But it’s not just a story affecting the entertainment industry. It’s one that transcends any culture, geography, race, religion, politics, or workplace. So I want tonight to express gratitude to all the women who have endured years of abuse and assault because they, like my mother, had children to feed and bills to pay and dreams to pursue. They’re the women whose names we’ll never know. They are domestic workers and farm workers. They are working in factories and they work in restaurants and they’re in academia, engineering, medicine, and science. They’re part of the world of tech and politics and business. They’re our athletes in the Olympics and they’re our soldiers in the military.

And there’s someone else, Recy Taylor, a name I know and I think you should know, too. In 1944, Recy Taylor was a young wife and mother walking home from a church service she’d attended in Abbeville, Alabama, when she was abducted by six armed white men, raped, and left blindfolded by the side of the road coming home from church. They threatened to kill her if she ever told anyone, but her story was reported to the NAACP where a young worker by the name of Rosa Parks became the lead investigator on her case and together they sought justice. But justice wasn’t an option in the era of Jim Crow. The men who tried to destroy her were never persecuted. Recy Taylor died ten days ago, just shy of her 98th birthday. She lived as we all have lived, too many years in a culture broken by brutally powerful men. For too long, women have not been heard or believed if they dare speak the truth to the power of those men. But their time is up. Their time is up.

Their time is up. And I just hope — I just hope that Recy Taylor died knowing that her truth, like the truth of so many other women who were tormented in those years, and even now tormented, goes marching on. It was somewhere in Rosa Parks’ heart almost 11 years later, when she made the decision to stay seated on that bus in Montgomery, and it’s here with every woman who chooses to say, “Me too.” And every man — every man who chooses to listen.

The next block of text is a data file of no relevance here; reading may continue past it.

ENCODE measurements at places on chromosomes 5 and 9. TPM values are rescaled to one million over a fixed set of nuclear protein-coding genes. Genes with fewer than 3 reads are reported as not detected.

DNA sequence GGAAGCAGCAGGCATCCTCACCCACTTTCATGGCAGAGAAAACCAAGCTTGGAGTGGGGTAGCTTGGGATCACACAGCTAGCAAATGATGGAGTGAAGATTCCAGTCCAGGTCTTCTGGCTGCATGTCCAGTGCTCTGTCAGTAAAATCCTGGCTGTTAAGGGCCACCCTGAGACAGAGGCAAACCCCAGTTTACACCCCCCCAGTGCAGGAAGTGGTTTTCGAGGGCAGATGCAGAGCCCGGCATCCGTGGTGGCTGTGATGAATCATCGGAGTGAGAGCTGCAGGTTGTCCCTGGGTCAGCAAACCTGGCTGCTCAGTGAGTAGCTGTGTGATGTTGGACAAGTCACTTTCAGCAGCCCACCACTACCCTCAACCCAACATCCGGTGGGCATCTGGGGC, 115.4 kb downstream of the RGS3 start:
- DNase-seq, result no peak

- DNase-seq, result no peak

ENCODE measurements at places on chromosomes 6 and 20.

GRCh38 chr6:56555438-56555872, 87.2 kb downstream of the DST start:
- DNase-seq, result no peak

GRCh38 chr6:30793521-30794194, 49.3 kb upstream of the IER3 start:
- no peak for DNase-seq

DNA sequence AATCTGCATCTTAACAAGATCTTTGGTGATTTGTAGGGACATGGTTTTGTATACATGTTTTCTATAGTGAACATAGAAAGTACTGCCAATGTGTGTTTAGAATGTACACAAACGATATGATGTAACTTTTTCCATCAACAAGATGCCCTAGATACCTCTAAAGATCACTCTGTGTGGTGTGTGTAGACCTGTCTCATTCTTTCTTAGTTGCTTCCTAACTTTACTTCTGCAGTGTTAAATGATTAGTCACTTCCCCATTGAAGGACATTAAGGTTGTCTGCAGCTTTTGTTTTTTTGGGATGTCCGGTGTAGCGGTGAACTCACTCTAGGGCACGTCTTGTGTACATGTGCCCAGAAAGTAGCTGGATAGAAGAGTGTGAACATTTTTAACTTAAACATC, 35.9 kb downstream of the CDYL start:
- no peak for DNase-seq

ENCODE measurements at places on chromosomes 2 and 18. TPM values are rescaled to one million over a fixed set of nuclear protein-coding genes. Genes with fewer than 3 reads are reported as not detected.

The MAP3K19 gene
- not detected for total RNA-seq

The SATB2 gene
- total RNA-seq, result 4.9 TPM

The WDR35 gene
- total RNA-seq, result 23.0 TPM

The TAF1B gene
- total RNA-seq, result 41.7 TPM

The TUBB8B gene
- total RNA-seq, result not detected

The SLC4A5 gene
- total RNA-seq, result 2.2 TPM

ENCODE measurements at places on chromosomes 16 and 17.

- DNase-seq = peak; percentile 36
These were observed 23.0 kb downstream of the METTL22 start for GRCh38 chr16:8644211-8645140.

In my career, what I’ve always tried my best to do, whether on television or through film, is to say something about how men and women really behave. To say how we experience shame, how we love and how we rage, how we fail, how we retreat, persevere and how we overcome. I’ve interviewed and portrayed people who’ve withstood some of the ugliest things life can throw at you, but the one quality all of them seem to share is an ability to maintain hope for a brighter morning, even during our darkest nights. So I want all the girls watching here, now, to know that a new day is on the horizon! And when that new day finally dawns, it will be because of a lot of magnificent women, many of whom are right here in this room tonight, and some pretty phenomenal men, fighting hard to make sure that they become the leaders who take us to the time when nobody ever has to say “Me too” again.

Featured image illustration via New York Daily News


What do you think?

0 points
Upvote Downvote

Total votes: 0

Upvotes: 0

Upvotes percentage: 0.000000%

Downvotes: 0

Downvotes percentage: 0.000000%

Written by Tiffany Willis Clark

Tiffany Willis Clark is a fifth-generation Texan, a proponent of voluntary simplicity, a single mom, and the founder and editor-in-chief of Liberal America. An unapologetic member of the Christian Left, she has spent most of her career actively working with “the least of these" -- disadvantaged and oppressed populations, the elderly, people living in poverty, at-risk youth, and unemployed people. She is a Certified Workforce Expert with the National Workforce Institute, a NAWDP Certified Workforce Development Professional, and a certified instructor for Franklin Covey's 7 Habits of Highly Effective Teens. Follow her on Twitter, Facebook, or LinkedIn. She also has a grossly neglected personal blog, a  Time Travel blog, a site dedicated to encouraging people to  read classic literature 15 minutes a day, and a literary quotes blog that is a labor of love. Find her somewhere and join the discussion.

Click here to buy Tiff a mojito.